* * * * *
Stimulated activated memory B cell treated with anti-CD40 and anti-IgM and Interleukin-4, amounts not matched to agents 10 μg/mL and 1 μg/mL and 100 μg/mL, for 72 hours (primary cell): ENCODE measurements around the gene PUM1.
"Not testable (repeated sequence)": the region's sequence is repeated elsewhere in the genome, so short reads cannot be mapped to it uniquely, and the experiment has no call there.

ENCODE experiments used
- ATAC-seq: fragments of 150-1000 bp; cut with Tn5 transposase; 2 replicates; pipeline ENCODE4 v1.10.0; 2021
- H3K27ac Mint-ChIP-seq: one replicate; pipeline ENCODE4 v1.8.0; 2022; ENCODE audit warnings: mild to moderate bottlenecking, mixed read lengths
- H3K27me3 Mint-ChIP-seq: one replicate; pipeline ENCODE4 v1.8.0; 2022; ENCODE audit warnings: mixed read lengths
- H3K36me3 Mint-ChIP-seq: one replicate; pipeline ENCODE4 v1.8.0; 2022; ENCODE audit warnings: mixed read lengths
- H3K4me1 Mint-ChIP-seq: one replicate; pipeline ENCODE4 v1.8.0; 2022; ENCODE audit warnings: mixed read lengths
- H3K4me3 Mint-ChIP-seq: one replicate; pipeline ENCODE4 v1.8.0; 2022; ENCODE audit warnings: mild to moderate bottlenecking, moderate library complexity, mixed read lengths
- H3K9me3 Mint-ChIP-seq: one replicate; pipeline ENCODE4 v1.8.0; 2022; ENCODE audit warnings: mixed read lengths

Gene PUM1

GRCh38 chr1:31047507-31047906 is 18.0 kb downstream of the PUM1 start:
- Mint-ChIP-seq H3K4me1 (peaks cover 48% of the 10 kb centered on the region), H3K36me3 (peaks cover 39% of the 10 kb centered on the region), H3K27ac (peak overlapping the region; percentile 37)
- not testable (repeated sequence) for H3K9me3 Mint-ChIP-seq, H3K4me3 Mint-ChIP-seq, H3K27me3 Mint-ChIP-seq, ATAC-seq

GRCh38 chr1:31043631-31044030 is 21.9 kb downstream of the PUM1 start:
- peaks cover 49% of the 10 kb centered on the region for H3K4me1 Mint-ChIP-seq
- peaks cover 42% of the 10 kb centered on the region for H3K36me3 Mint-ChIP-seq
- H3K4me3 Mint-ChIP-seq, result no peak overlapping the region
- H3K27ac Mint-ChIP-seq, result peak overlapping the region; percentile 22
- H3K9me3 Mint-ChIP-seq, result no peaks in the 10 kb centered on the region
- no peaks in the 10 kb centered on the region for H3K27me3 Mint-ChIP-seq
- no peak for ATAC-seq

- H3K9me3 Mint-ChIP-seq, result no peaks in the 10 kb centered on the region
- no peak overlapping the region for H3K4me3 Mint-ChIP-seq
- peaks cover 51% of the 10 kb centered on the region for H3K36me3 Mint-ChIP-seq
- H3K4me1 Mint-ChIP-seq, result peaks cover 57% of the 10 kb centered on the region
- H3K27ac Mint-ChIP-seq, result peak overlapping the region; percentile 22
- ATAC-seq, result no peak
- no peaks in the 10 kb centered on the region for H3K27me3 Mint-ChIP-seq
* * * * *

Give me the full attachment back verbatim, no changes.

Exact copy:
Stimulated activated memory B cell treated with anti-CD40 and anti-IgM and Interleukin-4, amounts not matched to agents 10 μg/mL and 1 μg/mL and 100 μg/mL, for 72 hours (primary cell): ENCODE measurements around the gene PUM1.
"Not testable (repeated sequence)": the region's sequence is repeated elsewhere in the genome, so short reads cannot be mapped to it uniquely, and the experiment has no call there.

ENCODE experiments used
- ATAC-seq: fragments of 150-1000 bp; cut with Tn5 transposase; 2 replicates; pipeline ENCODE4 v1.10.0; 2021
- H3K27ac Mint-ChIP-seq: one replicate; pipeline ENCODE4 v1.8.0; 2022; ENCODE audit warnings: mild to moderate bottlenecking, mixed read lengths
- H3K27me3 Mint-ChIP-seq: one replicate; pipeline ENCODE4 v1.8.0; 2022; ENCODE audit warnings: mixed read lengths
- H3K36me3 Mint-ChIP-seq: one replicate; pipeline ENCODE4 v1.8.0; 2022; ENCODE audit warnings: mixed read lengths
- H3K4me1 Mint-ChIP-seq: one replicate; pipeline ENCODE4 v1.8.0; 2022; ENCODE audit warnings: mixed read lengths
- H3K4me3 Mint-ChIP-seq: one replicate; pipeline ENCODE4 v1.8.0; 2022; ENCODE audit warnings: mild to moderate bottlenecking, moderate library complexity, mixed read lengths
- H3K9me3 Mint-ChIP-seq: one replicate; pipeline ENCODE4 v1.8.0; 2022; ENCODE audit warnings: mixed read lengths

Gene PUM1

GRCh38 chr1:31047507-31047906 is 18.0 kb downstream of the PUM1 start:
- Mint-ChIP-seq H3K4me1 (peaks cover 48% of the 10 kb centered on the region), H3K36me3 (peaks cover 39% of the 10 kb centered on the region), H3K27ac (peak overlapping the region; percentile 37)
- not testable (repeated sequence) for H3K9me3 Mint-ChIP-seq, H3K4me3 Mint-ChIP-seq, H3K27me3 Mint-ChIP-seq, ATAC-seq

GRCh38 chr1:31043631-31044030 is 21.9 kb downstream of the PUM1 start:
- peaks cover 49% of the 10 kb centered on the region for H3K4me1 Mint-ChIP-seq
- peaks cover 42% of the 10 kb centered on the region for H3K36me3 Mint-ChIP-seq
- H3K4me3 Mint-ChIP-seq, result no peak overlapping the region
- H3K27ac Mint-ChIP-seq, result peak overlapping the region; percentile 22
- H3K9me3 Mint-ChIP-seq, result no peaks in the 10 kb centered on the region
- no peaks in the 10 kb centered on the region for H3K27me3 Mint-ChIP-seq
- no peak for ATAC-seq

- H3K9me3 Mint-ChIP-seq, result no peaks in the 10 kb centered on the region
- no peak overlapping the region for H3K4me3 Mint-ChIP-seq
- peaks cover 51% of the 10 kb centered on the region for H3K36me3 Mint-ChIP-seq
- H3K4me1 Mint-ChIP-seq, result peaks cover 57% of the 10 kb centered on the region
- H3K27ac Mint-ChIP-seq, result peak overlapping the region; percentile 22
- ATAC-seq, result no peak
- no peaks in the 10 kb centered on the region for H3K27me3 Mint-ChIP-seq